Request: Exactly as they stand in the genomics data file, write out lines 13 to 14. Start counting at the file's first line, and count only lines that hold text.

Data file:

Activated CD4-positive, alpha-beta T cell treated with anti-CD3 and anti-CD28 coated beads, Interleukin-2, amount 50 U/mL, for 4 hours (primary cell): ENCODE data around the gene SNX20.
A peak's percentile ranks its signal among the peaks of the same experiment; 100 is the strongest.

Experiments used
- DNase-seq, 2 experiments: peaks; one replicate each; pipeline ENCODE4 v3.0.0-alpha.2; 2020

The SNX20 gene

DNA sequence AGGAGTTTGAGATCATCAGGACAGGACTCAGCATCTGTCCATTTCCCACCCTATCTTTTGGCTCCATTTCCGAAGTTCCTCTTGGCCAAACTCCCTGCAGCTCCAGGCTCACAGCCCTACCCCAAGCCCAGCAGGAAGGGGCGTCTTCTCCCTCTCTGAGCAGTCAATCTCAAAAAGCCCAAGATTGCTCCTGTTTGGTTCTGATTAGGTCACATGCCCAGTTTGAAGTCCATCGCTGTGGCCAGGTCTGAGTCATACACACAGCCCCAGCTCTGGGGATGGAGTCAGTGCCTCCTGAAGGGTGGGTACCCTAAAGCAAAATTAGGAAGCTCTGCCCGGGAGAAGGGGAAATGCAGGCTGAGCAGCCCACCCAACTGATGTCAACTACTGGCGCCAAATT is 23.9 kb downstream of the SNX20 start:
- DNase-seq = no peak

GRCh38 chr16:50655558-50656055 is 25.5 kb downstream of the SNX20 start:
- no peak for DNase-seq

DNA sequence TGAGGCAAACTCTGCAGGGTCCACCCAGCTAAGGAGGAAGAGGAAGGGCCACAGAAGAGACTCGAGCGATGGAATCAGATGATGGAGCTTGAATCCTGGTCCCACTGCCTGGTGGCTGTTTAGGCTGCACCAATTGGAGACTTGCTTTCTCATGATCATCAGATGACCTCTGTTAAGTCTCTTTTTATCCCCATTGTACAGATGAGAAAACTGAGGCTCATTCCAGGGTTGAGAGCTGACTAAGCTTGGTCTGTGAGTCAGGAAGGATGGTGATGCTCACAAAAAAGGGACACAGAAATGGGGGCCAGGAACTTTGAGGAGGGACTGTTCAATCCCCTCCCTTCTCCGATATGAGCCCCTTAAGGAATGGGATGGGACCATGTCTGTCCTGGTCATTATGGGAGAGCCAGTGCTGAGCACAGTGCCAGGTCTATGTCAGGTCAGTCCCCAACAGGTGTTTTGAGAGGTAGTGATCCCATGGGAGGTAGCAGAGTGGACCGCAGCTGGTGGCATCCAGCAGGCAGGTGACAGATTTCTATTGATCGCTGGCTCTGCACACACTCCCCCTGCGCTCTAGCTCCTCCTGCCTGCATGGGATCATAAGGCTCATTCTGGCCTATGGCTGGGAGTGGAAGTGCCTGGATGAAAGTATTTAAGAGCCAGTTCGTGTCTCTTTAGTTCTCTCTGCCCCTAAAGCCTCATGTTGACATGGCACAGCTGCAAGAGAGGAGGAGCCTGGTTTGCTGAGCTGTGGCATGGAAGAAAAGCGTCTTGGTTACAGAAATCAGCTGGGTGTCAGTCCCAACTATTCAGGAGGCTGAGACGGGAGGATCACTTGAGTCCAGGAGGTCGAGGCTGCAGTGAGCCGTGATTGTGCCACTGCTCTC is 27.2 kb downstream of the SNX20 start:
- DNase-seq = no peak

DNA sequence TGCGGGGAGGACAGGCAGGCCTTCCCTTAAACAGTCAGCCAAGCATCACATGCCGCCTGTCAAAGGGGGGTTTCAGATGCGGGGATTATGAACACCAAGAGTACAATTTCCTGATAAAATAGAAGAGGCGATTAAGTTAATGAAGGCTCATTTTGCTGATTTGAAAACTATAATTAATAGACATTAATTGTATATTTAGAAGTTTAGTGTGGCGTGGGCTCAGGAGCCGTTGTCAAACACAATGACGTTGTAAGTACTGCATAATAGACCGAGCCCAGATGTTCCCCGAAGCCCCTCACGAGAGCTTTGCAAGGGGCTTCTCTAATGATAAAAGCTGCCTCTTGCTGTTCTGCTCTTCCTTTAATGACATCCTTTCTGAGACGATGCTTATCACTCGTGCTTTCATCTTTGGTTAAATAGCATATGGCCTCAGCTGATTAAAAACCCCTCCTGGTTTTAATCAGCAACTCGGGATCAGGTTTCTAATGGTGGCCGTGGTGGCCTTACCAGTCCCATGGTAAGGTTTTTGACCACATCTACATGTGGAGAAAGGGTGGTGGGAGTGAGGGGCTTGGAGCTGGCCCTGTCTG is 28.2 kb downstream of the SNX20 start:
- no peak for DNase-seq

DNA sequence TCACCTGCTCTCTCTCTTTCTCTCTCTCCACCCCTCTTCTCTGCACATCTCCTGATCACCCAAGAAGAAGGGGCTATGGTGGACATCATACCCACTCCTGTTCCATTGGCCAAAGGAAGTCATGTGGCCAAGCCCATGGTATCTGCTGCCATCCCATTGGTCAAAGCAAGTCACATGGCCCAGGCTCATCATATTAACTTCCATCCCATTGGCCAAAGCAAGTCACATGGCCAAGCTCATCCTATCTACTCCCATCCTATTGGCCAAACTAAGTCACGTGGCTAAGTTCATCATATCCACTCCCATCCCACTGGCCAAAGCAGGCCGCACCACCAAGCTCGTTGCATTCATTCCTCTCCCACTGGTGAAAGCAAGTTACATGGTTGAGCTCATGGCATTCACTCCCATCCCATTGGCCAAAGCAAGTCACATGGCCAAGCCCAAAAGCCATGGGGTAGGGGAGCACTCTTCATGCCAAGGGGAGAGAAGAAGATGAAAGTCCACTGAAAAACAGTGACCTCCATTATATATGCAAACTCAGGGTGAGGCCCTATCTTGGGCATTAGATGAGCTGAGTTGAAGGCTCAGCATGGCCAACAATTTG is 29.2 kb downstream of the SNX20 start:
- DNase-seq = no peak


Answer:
- no peak for DNase-seq

DNA sequence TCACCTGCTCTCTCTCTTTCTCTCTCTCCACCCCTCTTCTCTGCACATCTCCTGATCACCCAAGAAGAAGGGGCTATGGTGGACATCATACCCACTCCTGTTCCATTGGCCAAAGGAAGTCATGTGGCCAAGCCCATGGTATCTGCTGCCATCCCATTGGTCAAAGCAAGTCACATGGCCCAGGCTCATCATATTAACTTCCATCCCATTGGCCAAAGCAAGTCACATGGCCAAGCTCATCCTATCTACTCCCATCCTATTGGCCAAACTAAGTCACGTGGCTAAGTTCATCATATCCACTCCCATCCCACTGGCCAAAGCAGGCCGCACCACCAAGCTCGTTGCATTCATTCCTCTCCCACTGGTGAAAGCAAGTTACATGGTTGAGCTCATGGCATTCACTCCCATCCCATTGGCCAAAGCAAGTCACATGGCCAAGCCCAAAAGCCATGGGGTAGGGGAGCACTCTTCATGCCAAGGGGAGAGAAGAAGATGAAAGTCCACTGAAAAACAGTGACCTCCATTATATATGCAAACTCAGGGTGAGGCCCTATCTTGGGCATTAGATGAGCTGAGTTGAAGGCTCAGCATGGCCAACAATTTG is 29.2 kb downstream of the SNX20 start: